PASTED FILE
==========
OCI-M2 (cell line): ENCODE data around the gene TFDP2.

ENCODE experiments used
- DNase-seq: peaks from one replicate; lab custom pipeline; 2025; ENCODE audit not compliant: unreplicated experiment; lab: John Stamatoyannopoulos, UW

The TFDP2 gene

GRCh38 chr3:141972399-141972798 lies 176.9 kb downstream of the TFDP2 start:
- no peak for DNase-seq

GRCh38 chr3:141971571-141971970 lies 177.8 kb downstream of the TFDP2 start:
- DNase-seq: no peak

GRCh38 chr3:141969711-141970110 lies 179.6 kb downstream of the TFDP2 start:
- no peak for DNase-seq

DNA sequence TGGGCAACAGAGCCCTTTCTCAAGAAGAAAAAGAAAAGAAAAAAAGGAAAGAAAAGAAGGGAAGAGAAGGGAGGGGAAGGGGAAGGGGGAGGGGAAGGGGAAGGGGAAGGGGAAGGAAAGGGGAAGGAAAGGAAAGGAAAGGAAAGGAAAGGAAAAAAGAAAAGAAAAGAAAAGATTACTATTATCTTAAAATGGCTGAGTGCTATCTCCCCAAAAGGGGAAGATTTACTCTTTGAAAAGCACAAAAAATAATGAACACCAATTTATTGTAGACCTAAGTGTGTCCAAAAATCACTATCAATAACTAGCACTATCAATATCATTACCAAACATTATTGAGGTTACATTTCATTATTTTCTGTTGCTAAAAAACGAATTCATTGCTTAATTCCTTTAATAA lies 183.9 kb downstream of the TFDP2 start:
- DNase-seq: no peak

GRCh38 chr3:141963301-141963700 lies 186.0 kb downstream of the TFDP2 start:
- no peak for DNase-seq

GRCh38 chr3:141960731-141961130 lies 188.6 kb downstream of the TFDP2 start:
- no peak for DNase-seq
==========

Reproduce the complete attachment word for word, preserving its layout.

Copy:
OCI-M2 (cell line): ENCODE data around the gene TFDP2.

ENCODE experiments used
- DNase-seq: peaks from one replicate; lab custom pipeline; 2025; ENCODE audit not compliant: unreplicated experiment; lab: John Stamatoyannopoulos, UW

The TFDP2 gene

GRCh38 chr3:141972399-141972798 lies 176.9 kb downstream of the TFDP2 start:
- no peak for DNase-seq

GRCh38 chr3:141971571-141971970 lies 177.8 kb downstream of the TFDP2 start:
- DNase-seq: no peak

GRCh38 chr3:141969711-141970110 lies 179.6 kb downstream of the TFDP2 start:
- no peak for DNase-seq

DNA sequence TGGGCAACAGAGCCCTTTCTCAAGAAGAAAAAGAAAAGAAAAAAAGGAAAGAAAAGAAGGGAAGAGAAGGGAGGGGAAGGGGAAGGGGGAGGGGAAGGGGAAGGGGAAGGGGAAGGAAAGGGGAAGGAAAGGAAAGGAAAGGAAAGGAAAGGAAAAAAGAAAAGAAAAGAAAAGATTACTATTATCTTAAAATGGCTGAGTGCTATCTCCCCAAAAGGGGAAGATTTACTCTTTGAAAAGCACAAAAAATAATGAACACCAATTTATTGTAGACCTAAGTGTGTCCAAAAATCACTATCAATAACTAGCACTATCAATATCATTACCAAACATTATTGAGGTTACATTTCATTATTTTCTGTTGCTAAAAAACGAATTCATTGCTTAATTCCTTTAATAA lies 183.9 kb downstream of the TFDP2 start:
- DNase-seq: no peak

GRCh38 chr3:141963301-141963700 lies 186.0 kb downstream of the TFDP2 start:
- no peak for DNase-seq

GRCh38 chr3:141960731-141961130 lies 188.6 kb downstream of the TFDP2 start:
- no peak for DNase-seq